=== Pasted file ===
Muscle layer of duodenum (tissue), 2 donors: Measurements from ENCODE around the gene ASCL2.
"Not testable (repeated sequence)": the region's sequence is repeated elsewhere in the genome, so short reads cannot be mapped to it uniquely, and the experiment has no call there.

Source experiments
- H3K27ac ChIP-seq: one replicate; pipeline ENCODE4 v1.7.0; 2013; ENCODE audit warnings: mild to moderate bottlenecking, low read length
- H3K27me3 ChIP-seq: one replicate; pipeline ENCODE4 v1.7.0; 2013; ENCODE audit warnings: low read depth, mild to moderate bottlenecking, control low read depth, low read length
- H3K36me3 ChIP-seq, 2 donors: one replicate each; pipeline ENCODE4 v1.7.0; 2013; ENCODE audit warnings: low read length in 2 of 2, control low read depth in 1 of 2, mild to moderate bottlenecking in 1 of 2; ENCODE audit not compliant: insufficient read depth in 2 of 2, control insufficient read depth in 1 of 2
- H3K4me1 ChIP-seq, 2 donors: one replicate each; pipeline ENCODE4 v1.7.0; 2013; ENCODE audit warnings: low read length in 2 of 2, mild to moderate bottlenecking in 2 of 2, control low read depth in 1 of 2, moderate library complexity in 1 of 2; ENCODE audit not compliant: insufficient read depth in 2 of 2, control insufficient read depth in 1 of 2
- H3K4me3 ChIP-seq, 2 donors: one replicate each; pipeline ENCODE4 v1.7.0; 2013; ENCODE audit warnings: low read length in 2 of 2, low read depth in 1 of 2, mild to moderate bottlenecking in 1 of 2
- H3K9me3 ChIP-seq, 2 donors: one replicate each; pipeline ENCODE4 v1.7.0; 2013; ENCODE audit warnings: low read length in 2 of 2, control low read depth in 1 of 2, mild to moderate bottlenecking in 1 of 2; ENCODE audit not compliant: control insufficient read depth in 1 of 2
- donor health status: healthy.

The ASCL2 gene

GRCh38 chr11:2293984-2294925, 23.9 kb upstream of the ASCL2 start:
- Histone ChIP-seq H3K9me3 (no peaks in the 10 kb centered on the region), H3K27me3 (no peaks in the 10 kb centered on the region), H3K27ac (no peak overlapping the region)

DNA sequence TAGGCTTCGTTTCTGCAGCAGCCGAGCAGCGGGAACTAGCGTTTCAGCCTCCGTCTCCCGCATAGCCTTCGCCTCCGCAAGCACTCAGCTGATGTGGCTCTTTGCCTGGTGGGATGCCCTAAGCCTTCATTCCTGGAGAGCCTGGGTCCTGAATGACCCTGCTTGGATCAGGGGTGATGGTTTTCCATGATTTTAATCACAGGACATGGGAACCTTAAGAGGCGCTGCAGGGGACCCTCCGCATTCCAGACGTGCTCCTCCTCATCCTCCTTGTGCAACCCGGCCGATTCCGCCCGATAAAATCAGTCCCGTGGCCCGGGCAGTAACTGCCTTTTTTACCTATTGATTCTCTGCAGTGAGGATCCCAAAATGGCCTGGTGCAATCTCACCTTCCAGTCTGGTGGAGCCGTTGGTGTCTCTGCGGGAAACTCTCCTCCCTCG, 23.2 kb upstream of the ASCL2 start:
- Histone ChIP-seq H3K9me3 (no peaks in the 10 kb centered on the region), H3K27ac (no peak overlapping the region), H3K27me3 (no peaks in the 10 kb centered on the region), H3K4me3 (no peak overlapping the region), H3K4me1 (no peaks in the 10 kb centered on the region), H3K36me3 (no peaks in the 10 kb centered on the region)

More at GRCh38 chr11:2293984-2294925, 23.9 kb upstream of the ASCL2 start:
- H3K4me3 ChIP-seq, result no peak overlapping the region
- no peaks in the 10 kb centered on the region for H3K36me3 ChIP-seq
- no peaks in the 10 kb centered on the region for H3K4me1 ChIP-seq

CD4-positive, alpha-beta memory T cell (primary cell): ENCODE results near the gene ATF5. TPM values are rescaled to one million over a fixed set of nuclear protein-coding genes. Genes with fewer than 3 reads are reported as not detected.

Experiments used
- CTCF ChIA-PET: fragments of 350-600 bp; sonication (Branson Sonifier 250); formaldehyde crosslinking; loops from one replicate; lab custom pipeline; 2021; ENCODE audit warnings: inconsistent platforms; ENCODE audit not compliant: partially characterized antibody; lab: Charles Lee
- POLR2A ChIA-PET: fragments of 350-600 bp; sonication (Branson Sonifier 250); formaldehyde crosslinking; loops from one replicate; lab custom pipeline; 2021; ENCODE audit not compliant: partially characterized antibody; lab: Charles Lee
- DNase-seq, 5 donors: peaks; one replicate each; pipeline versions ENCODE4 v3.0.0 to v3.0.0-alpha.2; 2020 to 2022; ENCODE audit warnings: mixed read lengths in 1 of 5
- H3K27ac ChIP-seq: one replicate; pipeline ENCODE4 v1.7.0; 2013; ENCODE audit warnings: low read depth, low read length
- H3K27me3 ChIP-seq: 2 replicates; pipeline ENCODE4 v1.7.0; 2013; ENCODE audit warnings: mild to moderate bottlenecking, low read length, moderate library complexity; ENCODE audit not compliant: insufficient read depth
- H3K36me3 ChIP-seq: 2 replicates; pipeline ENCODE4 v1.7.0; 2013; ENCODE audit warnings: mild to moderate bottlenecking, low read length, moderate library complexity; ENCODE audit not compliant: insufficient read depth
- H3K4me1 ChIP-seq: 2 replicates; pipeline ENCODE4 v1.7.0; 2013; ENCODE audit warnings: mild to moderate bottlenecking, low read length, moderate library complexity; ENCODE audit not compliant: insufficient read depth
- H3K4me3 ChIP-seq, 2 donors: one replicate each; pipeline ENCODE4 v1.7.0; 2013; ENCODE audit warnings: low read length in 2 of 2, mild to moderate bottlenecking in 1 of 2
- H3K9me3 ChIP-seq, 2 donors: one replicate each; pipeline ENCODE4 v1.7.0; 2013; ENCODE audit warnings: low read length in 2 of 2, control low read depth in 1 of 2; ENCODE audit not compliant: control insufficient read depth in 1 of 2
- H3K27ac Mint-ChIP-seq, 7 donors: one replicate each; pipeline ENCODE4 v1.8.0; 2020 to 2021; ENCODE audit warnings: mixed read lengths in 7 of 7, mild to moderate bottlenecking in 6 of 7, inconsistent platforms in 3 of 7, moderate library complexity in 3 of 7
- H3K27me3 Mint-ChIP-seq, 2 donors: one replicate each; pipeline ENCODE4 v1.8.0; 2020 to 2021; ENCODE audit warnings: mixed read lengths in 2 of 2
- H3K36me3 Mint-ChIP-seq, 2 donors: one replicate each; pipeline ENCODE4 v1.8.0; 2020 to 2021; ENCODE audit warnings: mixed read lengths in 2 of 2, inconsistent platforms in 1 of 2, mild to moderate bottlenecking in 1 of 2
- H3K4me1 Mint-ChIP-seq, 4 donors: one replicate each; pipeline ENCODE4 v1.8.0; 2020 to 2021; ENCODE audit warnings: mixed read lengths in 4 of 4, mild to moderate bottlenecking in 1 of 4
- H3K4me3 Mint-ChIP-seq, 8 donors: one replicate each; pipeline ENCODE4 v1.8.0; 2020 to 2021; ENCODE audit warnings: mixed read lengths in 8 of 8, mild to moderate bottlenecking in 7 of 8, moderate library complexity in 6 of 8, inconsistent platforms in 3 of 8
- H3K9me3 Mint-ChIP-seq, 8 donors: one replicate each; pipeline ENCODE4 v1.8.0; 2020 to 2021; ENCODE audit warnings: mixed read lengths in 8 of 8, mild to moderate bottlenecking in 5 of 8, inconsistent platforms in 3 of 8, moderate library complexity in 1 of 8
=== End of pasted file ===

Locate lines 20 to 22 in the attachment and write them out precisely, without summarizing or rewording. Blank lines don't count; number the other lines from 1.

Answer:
CD4-positive, alpha-beta memory T cell (primary cell): ENCODE results near the gene ATF5. TPM values are rescaled to one million over a fixed set of nuclear protein-coding genes. Genes with fewer than 3 reads are reported as not detected.

Experiments used
- CTCF ChIA-PET: fragments of 350-600 bp; sonication (Branson Sonifier 250); formaldehyde crosslinking; loops from one replicate; lab custom pipeline; 2021; ENCODE audit warnings: inconsistent platforms; ENCODE audit not compliant: partially characterized antibody; lab: Charles Lee